The population has heard all about corruption

Public statements about anti-corruption reforms are not new, but echo a recent shift.…  Seguir leyendo »

As a series of high-level talks between the United States, European allies and Russia wind down this week, an uptick in Moscow's military muscle on its borders will remain a preoccupation of western diplomats long after they return to their duty stations

The roughly 100,000 Russian troops stationed near Ukraine constitutes the biggest security crisis in years for Europe and its allies, including the US. While in Kazakhstan, Russian President Vladimir Putin took this month's brutal crackdown from the regime's President Kassym-Jomart Tokayev as an opportunity to remind protesters revolutions will never be allowed to spread in the region and by deploying Moscow-led security alliance troops to help quell the unrest, the central Asian country remains firmly in his sphere of influence

The tone of Putin's rhetoric and the trajectory of military deployment leave little doubt over his intentions: to regain control over a wide swath of the former Soviet Union -- even to the point of rolling back the footprint of the North Atlantic Treaty Organization (NATO) to the Cold War years.…  Seguir leyendo »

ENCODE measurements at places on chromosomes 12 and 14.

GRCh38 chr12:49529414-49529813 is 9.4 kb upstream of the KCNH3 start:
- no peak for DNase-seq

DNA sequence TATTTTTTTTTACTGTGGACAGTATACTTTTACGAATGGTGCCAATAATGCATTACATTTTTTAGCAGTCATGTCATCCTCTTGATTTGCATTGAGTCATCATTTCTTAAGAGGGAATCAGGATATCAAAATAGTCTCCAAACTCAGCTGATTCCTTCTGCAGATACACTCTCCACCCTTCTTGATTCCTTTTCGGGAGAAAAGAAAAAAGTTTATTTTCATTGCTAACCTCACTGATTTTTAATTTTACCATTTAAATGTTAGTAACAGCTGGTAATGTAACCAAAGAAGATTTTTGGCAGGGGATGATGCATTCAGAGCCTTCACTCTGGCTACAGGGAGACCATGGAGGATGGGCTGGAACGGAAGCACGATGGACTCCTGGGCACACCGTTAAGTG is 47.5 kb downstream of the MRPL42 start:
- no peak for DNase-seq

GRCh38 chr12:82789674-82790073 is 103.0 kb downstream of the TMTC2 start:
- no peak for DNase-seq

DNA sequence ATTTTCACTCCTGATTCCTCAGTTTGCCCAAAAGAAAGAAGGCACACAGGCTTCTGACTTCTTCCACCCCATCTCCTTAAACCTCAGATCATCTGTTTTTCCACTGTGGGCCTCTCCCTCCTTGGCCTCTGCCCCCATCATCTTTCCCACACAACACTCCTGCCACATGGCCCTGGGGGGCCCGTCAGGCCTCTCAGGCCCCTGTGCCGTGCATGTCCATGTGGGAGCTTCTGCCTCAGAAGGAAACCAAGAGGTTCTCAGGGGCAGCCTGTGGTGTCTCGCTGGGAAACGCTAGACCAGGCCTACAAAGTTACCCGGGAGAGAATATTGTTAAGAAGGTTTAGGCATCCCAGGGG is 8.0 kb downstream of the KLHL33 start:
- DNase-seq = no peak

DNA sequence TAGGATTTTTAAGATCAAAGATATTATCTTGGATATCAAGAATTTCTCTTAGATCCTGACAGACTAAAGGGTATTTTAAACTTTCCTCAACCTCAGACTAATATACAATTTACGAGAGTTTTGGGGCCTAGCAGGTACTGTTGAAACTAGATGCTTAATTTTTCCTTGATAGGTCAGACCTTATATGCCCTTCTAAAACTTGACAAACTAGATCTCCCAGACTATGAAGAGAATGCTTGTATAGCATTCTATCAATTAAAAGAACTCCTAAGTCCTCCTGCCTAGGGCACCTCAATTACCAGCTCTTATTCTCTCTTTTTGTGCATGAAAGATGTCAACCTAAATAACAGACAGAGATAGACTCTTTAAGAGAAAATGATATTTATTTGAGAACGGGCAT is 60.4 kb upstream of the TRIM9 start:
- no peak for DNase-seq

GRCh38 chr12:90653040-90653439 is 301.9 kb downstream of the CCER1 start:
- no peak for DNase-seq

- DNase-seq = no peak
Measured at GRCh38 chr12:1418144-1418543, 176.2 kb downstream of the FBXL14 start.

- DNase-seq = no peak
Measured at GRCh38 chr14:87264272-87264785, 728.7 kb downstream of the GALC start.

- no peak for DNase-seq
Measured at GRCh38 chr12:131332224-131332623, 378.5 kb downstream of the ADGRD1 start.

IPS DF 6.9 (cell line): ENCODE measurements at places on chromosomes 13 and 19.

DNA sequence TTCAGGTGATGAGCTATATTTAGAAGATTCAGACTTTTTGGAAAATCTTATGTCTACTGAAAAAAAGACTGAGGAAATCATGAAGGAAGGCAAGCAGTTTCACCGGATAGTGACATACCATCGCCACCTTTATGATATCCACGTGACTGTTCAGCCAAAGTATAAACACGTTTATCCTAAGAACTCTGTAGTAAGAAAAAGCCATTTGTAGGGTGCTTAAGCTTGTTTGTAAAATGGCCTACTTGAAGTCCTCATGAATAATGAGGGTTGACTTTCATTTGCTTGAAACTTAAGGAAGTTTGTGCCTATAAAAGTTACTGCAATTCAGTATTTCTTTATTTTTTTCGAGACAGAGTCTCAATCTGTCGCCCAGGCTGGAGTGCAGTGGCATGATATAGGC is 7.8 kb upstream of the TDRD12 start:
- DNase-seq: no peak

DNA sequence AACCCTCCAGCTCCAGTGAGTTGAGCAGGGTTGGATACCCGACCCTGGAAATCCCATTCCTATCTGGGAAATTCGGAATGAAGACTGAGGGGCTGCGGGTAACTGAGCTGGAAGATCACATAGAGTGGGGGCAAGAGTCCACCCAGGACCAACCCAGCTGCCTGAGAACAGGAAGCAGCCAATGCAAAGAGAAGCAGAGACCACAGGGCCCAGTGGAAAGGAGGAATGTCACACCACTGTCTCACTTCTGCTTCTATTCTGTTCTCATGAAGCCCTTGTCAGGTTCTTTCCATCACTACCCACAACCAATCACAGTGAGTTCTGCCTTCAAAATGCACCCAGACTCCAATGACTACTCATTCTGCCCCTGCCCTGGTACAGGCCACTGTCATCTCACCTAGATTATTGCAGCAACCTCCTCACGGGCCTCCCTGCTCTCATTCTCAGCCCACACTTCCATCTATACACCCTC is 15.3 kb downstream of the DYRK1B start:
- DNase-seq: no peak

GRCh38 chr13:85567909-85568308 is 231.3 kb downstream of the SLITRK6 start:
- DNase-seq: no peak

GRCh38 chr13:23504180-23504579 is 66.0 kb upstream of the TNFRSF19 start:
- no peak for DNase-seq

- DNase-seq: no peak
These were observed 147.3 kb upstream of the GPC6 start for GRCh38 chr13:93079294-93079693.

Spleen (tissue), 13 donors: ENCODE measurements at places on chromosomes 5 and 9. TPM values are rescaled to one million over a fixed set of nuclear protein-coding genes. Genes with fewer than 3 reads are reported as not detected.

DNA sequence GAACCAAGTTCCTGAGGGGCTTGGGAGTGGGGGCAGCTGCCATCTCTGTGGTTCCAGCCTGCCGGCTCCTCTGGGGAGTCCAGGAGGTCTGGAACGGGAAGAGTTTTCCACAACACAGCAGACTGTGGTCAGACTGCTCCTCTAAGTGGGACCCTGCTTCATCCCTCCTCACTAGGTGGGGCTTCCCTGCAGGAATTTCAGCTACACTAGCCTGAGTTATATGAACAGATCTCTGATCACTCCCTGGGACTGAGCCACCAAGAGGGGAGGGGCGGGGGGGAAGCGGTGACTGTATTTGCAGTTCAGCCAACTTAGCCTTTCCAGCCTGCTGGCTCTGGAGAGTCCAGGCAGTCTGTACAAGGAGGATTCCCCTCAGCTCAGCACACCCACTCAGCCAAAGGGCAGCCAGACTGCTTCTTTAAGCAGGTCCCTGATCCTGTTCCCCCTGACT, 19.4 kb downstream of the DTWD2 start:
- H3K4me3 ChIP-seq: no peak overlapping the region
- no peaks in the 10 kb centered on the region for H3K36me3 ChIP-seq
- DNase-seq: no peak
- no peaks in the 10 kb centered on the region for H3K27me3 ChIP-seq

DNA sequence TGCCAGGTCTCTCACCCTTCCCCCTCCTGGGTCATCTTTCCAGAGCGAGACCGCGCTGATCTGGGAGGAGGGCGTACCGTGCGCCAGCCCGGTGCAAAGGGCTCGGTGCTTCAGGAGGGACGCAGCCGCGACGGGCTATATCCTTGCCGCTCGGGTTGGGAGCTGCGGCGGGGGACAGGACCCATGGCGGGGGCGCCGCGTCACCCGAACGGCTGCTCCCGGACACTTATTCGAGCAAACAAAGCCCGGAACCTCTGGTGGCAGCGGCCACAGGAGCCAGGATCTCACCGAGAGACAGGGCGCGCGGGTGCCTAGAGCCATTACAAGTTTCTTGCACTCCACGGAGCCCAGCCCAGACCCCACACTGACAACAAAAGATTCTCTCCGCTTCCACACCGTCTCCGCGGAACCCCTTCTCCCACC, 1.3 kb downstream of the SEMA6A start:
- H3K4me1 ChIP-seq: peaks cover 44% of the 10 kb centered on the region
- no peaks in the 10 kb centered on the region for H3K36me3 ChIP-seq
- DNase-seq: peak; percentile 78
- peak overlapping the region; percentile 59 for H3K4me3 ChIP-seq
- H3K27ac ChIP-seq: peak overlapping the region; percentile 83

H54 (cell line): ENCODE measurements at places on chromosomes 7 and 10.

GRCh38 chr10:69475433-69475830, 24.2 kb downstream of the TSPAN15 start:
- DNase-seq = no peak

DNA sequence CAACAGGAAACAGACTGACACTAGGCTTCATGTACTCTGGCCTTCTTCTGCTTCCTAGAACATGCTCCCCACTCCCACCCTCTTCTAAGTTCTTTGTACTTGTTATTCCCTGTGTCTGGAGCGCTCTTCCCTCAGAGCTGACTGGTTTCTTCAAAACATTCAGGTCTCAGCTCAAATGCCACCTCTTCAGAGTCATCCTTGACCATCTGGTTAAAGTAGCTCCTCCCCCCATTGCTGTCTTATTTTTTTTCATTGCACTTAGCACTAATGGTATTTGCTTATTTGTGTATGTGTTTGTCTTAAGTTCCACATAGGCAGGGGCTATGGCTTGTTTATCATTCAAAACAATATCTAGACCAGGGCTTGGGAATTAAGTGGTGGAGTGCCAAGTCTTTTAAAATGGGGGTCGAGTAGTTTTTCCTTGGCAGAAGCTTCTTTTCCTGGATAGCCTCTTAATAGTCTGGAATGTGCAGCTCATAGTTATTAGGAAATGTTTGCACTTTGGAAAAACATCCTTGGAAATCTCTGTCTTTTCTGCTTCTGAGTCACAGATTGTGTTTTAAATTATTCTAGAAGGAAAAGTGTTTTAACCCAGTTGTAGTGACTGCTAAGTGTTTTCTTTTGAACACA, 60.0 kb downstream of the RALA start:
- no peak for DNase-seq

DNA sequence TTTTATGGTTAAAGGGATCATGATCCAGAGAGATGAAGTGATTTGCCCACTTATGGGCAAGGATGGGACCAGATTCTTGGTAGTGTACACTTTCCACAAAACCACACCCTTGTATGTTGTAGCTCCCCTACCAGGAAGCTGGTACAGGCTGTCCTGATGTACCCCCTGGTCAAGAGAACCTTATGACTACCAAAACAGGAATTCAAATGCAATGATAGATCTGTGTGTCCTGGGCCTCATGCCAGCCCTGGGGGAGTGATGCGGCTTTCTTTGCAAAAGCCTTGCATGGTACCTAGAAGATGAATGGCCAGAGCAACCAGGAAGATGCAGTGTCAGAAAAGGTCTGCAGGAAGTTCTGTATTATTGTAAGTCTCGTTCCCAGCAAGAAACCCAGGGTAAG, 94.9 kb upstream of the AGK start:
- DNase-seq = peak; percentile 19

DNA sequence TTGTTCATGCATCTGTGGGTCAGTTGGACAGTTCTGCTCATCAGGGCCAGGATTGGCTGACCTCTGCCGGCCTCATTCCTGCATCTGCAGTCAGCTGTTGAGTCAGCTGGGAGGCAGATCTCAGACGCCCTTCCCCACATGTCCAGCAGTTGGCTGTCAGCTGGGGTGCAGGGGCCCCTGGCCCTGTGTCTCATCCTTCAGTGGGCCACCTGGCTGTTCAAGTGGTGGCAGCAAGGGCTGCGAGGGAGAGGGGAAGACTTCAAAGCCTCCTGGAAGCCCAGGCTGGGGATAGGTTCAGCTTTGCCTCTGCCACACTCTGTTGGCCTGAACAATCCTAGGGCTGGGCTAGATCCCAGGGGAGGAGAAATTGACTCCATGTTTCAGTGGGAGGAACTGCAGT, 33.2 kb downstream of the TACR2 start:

Protesters hold a long banner which reads: “We are the ordinary people, not terrorists”, at the Republic Square in Kazakhstan’s largest city Almaty on Friday 7 Jan 2022 as unprecedented protests over a hike in energy prices spun out of control. EyePress News via AFP

What prompted the protest wave that swept through Kazakhstan over the past two weeks?

On 2 January, protesters came out into the streets of the petroleum-producing city of Zhanaozen in western Kazakhstan. They were angry because the government had removed a price cap, leading to doubled fuel prices. While the government’s stated reason for the move was “marketisation”, semi-nationalised monopolies in fact control both supplies and prices. The protests spread rapidly across the country, first to other oil- and mineral-producing regions and then to most districts of Kazakhstan, whose population of some nineteen million is dispersed across a territory the size of Western Europe.…  Seguir leyendo »

A Russian peacekeeper in Kazakhstan as part of the (CSTO) Collective Security Council contingent sent in following unrest after protests in western Kazakhstan sparked by rising fuel prices. Photo by Valery Sharifulin\TASS via Getty Images.

In early January Kazakhstan was rocked by three cascading events: legitimate anti-government protest against three decades of corruption and ineffective governance under Kazakhstan’s long-time leader Nursultan Nazarbayev; an attempted palace coup; and an armed insurrection led by well-trained mercenaries on the streets of Almaty, Kazakhstan’s commercial capital.